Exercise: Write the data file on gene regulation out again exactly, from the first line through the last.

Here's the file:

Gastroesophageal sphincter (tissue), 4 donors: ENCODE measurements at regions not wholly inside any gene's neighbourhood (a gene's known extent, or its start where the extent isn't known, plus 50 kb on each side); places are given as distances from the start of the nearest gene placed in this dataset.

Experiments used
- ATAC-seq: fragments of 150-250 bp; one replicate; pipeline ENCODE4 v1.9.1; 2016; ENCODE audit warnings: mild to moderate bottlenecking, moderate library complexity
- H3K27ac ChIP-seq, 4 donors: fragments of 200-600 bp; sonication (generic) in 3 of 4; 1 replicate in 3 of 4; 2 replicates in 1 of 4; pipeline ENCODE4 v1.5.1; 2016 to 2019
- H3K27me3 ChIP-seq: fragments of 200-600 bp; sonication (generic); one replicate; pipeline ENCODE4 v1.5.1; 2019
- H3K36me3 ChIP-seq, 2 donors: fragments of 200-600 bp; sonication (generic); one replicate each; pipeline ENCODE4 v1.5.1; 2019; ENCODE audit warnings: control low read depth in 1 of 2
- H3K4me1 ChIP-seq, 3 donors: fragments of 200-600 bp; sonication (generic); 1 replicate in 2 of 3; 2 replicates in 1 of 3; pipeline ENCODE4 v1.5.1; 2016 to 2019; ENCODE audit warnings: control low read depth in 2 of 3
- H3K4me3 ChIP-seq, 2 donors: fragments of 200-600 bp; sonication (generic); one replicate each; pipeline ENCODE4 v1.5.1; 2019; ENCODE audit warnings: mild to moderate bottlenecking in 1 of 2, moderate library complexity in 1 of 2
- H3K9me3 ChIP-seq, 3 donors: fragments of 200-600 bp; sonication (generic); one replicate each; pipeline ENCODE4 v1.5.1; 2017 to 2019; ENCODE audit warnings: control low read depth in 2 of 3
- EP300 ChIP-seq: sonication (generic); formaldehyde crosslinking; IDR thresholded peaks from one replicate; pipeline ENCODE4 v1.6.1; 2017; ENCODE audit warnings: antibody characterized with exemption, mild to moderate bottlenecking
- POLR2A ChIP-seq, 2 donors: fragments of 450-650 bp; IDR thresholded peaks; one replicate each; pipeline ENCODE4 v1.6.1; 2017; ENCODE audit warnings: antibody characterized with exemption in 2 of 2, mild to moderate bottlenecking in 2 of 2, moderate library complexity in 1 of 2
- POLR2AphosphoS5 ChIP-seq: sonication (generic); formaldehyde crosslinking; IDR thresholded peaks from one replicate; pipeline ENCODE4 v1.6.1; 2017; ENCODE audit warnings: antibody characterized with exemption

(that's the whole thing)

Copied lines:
Gastroesophageal sphincter (tissue), 4 donors: ENCODE measurements at regions not wholly inside any gene's neighbourhood (a gene's known extent, or its start where the extent isn't known, plus 50 kb on each side); places are given as distances from the start of the nearest gene placed in this dataset.

Experiments used
- ATAC-seq: fragments of 150-250 bp; one replicate; pipeline ENCODE4 v1.9.1; 2016; ENCODE audit warnings: mild to moderate bottlenecking, moderate library complexity
- H3K27ac ChIP-seq, 4 donors: fragments of 200-600 bp; sonication (generic) in 3 of 4; 1 replicate in 3 of 4; 2 replicates in 1 of 4; pipeline ENCODE4 v1.5.1; 2016 to 2019
- H3K27me3 ChIP-seq: fragments of 200-600 bp; sonication (generic); one replicate; pipeline ENCODE4 v1.5.1; 2019
- H3K36me3 ChIP-seq, 2 donors: fragments of 200-600 bp; sonication (generic); one replicate each; pipeline ENCODE4 v1.5.1; 2019; ENCODE audit warnings: control low read depth in 1 of 2
- H3K4me1 ChIP-seq, 3 donors: fragments of 200-600 bp; sonication (generic); 1 replicate in 2 of 3; 2 replicates in 1 of 3; pipeline ENCODE4 v1.5.1; 2016 to 2019; ENCODE audit warnings: control low read depth in 2 of 3
- H3K4me3 ChIP-seq, 2 donors: fragments of 200-600 bp; sonication (generic); one replicate each; pipeline ENCODE4 v1.5.1; 2019; ENCODE audit warnings: mild to moderate bottlenecking in 1 of 2, moderate library complexity in 1 of 2
- H3K9me3 ChIP-seq, 3 donors: fragments of 200-600 bp; sonication (generic); one replicate each; pipeline ENCODE4 v1.5.1; 2017 to 2019; ENCODE audit warnings: control low read depth in 2 of 3
- EP300 ChIP-seq: sonication (generic); formaldehyde crosslinking; IDR thresholded peaks from one replicate; pipeline ENCODE4 v1.6.1; 2017; ENCODE audit warnings: antibody characterized with exemption, mild to moderate bottlenecking
- POLR2A ChIP-seq, 2 donors: fragments of 450-650 bp; IDR thresholded peaks; one replicate each; pipeline ENCODE4 v1.6.1; 2017; ENCODE audit warnings: antibody characterized with exemption in 2 of 2, mild to moderate bottlenecking in 2 of 2, moderate library complexity in 1 of 2
- POLR2AphosphoS5 ChIP-seq: sonication (generic); formaldehyde crosslinking; IDR thresholded peaks from one replicate; pipeline ENCODE4 v1.6.1; 2017; ENCODE audit warnings: antibody characterized with exemption